Former Newmarket National Horse Racing Museum director John Round-Turner choked on birthday meal while out with family
A former director of Newmarket's National Horseracing Museum choked to death on a piece of food as he enjoyed a meal with his family to celebrate his 87th birthday.
John Round-Turner, of Old Station Road in Newmarket, who ran the museum for seven years from 1992, died while dining at the town's Bedford Lodge Hotel on May 17 last year.
An inquest held today in Ipswich heard Mr Round-Turner had suffered with difficulty swallowing as a result of a stroke in 2018. He was also suffering with heart disease and hypertension at the time of his death.
While eating lunch with his wife, Irene, to whom he had been married for 60 years, his daughter, Jane, son, Charles, and his four grandchildren, the hearing heard he had begun to choke.
A fellow diner and two staff members at the restaurant had tried to help with first aid and a defibrillator before paramedics arrived to take over resuscitation attempts but they could not save him.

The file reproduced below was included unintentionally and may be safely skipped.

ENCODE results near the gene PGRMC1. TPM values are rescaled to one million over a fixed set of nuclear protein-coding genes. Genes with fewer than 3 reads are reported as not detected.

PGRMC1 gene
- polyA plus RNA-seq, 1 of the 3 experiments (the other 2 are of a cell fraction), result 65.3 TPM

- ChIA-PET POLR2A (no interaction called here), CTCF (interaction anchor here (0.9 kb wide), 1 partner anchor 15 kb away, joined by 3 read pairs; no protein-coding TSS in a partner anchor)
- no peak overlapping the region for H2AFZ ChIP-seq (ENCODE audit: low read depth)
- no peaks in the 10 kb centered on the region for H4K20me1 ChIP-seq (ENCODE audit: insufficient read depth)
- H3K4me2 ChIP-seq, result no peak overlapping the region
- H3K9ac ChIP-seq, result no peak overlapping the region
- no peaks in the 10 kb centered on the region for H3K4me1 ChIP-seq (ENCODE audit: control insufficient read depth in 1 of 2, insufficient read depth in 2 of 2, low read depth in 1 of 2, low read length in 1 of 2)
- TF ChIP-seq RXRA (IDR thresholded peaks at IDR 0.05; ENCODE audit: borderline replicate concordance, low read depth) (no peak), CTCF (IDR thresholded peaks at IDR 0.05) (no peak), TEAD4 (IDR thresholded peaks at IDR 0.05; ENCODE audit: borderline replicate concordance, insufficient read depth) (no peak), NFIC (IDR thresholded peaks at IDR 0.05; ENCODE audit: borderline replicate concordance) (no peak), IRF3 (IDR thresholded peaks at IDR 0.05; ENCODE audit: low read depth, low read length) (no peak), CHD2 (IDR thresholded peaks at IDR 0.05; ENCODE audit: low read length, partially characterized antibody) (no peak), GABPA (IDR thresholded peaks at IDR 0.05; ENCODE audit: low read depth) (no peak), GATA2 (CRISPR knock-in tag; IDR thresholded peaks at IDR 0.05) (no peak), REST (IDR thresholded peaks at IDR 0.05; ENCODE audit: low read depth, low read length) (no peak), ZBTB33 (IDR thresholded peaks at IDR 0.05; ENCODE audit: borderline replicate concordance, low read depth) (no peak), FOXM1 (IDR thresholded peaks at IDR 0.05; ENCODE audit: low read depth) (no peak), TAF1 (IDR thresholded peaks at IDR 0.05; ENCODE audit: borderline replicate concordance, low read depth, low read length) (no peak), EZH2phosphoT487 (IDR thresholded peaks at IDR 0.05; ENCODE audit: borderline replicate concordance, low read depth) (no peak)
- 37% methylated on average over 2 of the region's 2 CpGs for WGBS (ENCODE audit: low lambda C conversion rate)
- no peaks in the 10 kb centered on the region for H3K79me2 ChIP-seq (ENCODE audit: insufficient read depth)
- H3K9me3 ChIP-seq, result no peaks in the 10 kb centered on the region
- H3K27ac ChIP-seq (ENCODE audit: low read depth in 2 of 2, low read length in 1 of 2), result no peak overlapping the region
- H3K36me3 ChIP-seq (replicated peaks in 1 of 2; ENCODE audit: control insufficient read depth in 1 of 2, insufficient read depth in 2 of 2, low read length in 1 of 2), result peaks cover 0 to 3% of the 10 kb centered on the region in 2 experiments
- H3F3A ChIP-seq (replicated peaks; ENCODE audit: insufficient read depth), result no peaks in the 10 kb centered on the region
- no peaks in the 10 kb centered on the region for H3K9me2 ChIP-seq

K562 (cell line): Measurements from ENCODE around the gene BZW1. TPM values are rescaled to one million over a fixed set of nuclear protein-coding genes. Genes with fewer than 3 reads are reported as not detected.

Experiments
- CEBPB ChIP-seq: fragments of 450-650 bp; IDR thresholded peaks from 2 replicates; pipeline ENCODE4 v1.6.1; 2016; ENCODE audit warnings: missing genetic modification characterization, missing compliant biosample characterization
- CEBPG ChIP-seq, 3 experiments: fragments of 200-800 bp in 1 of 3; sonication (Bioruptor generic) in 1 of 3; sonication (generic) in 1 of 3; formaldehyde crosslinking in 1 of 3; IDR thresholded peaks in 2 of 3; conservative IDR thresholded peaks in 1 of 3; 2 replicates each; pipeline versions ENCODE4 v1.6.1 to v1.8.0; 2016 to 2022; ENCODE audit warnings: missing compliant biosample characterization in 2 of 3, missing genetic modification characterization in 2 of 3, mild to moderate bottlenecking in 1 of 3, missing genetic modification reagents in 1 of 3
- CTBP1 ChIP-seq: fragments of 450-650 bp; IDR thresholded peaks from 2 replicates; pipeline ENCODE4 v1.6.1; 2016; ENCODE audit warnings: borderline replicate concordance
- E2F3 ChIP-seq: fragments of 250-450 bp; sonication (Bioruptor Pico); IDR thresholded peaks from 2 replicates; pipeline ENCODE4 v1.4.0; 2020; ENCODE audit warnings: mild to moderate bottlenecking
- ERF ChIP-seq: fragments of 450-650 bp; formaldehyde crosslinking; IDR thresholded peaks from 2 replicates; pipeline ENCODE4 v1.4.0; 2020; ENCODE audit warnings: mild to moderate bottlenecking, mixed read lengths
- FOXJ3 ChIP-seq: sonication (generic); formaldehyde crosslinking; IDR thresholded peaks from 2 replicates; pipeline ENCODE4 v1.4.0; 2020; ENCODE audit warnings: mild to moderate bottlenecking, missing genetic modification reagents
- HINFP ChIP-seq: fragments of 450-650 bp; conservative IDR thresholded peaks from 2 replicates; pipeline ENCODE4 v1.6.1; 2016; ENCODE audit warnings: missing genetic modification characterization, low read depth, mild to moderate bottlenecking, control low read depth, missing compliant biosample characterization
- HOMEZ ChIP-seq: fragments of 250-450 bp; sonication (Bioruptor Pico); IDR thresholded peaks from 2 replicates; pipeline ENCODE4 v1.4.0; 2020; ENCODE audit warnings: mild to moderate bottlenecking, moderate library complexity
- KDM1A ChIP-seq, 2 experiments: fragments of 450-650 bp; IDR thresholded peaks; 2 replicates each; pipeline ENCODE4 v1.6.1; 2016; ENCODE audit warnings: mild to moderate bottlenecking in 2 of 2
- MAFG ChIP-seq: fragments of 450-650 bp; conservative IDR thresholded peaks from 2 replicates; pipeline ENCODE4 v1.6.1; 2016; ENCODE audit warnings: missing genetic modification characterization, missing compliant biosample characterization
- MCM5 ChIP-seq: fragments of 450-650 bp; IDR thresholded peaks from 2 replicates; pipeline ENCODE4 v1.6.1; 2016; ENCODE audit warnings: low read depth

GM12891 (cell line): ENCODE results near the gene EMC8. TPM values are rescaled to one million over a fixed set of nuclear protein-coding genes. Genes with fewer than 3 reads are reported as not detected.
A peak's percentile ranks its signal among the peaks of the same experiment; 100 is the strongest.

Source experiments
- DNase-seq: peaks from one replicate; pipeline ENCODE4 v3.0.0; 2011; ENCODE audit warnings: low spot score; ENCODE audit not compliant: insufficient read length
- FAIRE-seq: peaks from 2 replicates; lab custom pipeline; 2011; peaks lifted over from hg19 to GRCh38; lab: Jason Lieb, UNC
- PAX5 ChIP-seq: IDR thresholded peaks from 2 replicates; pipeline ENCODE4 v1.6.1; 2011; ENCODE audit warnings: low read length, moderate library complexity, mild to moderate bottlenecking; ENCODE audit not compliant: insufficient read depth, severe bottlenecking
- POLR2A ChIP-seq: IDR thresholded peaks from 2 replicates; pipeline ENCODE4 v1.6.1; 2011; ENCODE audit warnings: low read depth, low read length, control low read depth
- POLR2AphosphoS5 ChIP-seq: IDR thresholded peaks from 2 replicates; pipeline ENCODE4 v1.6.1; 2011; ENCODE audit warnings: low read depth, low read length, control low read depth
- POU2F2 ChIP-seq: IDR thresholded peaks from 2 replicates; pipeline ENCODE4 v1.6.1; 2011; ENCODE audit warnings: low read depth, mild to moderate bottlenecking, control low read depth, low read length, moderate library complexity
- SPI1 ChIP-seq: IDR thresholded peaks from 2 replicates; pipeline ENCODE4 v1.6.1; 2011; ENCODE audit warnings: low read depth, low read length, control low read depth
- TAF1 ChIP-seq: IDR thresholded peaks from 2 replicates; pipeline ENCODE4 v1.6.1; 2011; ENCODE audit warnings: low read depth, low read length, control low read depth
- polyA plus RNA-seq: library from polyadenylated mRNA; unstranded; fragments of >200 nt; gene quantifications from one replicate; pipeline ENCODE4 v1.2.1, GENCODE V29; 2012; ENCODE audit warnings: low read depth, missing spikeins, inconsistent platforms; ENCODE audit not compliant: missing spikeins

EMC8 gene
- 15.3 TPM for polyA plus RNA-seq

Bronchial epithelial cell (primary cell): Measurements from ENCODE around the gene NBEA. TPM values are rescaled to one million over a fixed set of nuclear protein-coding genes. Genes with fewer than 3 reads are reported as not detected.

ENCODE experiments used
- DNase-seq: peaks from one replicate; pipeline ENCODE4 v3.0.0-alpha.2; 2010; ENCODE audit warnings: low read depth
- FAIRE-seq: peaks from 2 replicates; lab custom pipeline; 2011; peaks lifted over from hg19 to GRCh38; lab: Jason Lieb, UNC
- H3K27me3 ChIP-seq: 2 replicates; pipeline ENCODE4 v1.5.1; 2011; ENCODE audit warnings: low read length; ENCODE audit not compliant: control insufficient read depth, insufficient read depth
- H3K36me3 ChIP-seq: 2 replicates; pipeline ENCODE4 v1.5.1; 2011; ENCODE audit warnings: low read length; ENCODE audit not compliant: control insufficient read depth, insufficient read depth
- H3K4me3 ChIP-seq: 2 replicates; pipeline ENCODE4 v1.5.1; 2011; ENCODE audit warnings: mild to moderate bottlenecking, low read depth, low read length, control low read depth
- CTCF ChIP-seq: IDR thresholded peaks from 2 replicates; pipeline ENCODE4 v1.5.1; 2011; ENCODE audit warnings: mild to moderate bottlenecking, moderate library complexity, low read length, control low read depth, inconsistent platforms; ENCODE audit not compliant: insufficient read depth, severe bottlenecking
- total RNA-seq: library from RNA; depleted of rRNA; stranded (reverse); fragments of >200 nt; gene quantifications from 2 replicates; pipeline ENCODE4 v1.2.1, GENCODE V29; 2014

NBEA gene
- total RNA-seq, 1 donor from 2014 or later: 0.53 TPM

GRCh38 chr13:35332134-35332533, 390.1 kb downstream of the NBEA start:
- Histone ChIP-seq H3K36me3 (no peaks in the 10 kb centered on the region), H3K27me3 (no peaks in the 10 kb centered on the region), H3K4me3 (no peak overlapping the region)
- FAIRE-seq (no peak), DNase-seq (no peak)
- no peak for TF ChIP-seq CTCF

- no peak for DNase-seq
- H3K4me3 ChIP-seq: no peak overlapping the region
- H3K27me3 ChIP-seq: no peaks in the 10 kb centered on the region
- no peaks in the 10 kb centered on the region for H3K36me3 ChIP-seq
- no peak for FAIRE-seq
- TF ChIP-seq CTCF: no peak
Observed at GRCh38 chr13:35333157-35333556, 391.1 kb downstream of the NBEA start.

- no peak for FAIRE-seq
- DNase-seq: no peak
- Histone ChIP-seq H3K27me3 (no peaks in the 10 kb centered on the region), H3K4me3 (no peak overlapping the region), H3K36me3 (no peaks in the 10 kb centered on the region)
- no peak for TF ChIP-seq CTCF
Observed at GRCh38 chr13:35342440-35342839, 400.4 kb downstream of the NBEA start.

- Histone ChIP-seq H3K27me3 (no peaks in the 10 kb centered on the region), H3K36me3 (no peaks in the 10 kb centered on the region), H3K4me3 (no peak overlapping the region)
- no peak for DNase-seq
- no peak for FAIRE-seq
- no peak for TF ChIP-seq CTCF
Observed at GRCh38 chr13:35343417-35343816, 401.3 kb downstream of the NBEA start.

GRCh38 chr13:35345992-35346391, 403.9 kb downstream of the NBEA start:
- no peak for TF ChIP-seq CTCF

A post-mortem examination recorded choking as the medical cause of death but listed heart disease and hypertension as secondary factors in Mr Round-Turner's death.
Recording a narrative verdict, assistant Suffolk coroner, Catherine Wood said Mr Round-Turner's death had been very distressing for all those present, but added: "He died surrounded by his family."
She continued: "I accept the cause of death as choking, ischemic heart disease and hypertension, following a stroke, which created a residual difficulty in swallowing.
"He choked and died as a consequence of an airway obstruction."
Ms Wood thanked all those who had tried to help Mr Round-Turner at the hotel.